Turquoise, Water, Sky: The Stone and Its Meaning
April 13, 2014 through May 30, 2016
Turquoise, Water, Sky: The Stone and Its Meaning highlights the Museum’s extensive collection of Southwestern turquoise jewelry and presents all aspects of the stone, from geology, mining and history, to questions of authenticity and value.
People in the Southwest have used turquoise for jewelry and ceremonial purposes and traded valuable stones both within and outside the region for over a thousand years. Turquoise, Water, Sky presents hundreds of necklaces, bracelets, belts, rings, earrings, silver boxes and other objects illustrating how the stone was used and its deep significance to the people of the region. This comprehensive consideration of the stone runs through May 2, 2016.
View the online version of the exhibition at http://turquoise.indianartsandculture.org
Ring, 1930s, Navajo or Zuni Pueblo. Silver, Blue Gem turquoise. Museum of Indian Arts and Culture/Laboratory of Anthropology (40661/12). Photograph by Blair Clark.
Squash-blossom necklace, 1920–39, Navajo, maker unknown. Silver, Turquoise Mountain turquoise. Museum of Indian Arts and Culture/Laboratory of Anthropology (45626/12). Photograph by Blair Clark.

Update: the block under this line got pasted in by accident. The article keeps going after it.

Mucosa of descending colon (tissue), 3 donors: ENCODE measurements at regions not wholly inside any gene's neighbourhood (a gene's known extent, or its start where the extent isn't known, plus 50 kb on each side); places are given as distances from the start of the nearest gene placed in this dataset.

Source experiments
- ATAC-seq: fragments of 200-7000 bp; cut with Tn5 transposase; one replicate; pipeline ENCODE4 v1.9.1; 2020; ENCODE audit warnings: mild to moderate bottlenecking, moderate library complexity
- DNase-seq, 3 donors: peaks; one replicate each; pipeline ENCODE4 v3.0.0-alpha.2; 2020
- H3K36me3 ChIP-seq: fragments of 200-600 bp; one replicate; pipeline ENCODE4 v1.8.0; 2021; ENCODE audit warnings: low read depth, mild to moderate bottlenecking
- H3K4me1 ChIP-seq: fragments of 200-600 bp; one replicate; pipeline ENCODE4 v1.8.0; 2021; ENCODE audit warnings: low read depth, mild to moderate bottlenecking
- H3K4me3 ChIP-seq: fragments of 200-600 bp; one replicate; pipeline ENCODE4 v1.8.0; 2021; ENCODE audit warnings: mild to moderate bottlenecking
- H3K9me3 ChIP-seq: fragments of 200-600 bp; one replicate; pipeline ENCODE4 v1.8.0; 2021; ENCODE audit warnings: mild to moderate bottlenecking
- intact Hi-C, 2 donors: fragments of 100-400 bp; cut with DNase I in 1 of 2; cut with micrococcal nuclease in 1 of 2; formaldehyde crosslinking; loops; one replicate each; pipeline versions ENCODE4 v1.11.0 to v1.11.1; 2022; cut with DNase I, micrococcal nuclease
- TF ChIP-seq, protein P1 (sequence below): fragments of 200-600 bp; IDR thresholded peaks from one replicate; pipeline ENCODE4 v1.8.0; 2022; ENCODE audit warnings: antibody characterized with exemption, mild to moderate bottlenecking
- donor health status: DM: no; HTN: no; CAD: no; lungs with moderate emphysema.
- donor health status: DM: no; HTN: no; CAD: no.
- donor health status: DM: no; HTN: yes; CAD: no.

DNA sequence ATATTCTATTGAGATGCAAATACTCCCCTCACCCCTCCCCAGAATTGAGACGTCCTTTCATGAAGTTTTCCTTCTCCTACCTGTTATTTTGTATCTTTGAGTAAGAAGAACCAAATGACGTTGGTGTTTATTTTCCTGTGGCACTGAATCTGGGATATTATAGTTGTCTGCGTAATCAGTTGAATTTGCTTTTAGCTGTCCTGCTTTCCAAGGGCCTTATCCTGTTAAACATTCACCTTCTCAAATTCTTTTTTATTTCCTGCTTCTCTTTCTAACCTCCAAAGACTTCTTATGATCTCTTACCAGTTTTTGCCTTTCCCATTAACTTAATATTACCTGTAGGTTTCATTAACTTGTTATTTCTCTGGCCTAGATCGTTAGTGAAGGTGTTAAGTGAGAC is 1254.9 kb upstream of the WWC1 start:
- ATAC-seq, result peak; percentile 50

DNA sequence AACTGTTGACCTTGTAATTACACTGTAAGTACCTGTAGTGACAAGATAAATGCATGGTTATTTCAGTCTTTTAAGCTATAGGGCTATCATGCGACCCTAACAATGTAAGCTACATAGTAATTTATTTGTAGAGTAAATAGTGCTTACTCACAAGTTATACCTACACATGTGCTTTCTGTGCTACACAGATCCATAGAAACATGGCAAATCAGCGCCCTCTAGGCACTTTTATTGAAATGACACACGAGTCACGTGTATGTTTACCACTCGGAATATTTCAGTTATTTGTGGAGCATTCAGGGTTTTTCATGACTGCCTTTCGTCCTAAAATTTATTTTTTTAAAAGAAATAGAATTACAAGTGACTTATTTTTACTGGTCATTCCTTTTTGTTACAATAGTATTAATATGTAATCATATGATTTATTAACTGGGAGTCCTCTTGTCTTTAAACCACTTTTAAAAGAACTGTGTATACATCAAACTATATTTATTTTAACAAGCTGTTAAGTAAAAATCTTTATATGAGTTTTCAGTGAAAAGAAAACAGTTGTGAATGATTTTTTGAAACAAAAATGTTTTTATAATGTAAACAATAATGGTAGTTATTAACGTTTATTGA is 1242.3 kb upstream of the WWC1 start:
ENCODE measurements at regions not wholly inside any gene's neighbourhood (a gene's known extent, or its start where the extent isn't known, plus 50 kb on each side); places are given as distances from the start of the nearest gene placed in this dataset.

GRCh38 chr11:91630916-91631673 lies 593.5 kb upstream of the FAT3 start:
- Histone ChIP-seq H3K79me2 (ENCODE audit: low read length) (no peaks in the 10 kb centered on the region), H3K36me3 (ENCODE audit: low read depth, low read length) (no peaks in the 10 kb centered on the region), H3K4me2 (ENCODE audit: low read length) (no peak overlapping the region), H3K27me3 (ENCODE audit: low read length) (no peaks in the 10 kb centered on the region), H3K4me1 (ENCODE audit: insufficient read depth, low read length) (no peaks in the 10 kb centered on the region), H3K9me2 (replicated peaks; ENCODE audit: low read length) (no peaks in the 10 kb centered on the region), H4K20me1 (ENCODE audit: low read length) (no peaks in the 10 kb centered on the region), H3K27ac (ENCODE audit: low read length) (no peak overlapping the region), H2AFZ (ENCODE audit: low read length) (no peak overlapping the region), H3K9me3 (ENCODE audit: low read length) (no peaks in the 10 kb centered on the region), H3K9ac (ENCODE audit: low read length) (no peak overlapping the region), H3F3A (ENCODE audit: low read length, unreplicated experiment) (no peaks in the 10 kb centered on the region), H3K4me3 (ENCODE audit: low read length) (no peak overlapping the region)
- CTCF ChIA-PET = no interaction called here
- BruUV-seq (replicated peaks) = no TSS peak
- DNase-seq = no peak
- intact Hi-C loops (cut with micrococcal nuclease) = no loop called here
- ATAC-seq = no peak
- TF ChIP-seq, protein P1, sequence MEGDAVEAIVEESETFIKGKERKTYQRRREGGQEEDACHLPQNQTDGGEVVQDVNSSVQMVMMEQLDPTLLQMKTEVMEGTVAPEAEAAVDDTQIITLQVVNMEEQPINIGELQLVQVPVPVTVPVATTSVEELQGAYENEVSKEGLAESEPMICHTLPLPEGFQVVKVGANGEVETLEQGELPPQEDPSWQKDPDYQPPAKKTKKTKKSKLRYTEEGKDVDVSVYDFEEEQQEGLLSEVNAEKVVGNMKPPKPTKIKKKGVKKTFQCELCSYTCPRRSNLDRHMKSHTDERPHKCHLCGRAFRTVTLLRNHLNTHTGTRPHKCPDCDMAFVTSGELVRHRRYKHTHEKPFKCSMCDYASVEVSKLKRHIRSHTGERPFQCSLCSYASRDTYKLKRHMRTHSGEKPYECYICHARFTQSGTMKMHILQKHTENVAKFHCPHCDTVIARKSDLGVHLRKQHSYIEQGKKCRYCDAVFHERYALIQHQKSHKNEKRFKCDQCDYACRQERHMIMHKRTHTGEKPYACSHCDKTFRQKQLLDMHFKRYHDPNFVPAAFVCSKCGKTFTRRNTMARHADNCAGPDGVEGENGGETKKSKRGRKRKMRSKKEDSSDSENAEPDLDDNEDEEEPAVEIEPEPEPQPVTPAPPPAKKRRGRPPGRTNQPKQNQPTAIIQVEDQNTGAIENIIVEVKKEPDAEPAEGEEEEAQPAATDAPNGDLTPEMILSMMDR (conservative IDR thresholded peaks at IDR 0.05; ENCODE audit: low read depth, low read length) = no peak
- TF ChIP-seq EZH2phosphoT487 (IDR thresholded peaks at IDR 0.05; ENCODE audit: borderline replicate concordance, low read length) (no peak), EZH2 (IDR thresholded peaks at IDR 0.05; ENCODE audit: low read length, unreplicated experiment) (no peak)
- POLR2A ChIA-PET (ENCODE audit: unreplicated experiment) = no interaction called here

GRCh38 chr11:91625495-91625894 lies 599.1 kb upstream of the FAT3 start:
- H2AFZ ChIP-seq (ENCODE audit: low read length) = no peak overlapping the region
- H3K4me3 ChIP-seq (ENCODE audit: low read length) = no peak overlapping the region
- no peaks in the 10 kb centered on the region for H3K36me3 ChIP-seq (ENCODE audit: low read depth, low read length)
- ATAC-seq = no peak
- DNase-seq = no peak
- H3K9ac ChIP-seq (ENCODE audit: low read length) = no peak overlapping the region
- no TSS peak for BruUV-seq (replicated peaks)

A concho belt is both functional and ornamental, made of leather with round or oval silver decorations embellished with turquoise and sometimes coral. The belt’s name derives from the Spanish word conchas (shells, referring to the silver belt decorations). Traditionally these belts are made by the Zuni and the Diné (Navajo).
To the Native American it is the turquoise color that carries all the power and references to sky, water, birth, health. The stone does not necessarily have to be used for ritual or decoration. These pieces dating from 800-1200AD are wood painted to resemble turquoise. Given the scarcity of turquoise and the difficulty mining the fragile stone with primitive tools these three pieces are not fake in the eyes of a Native American.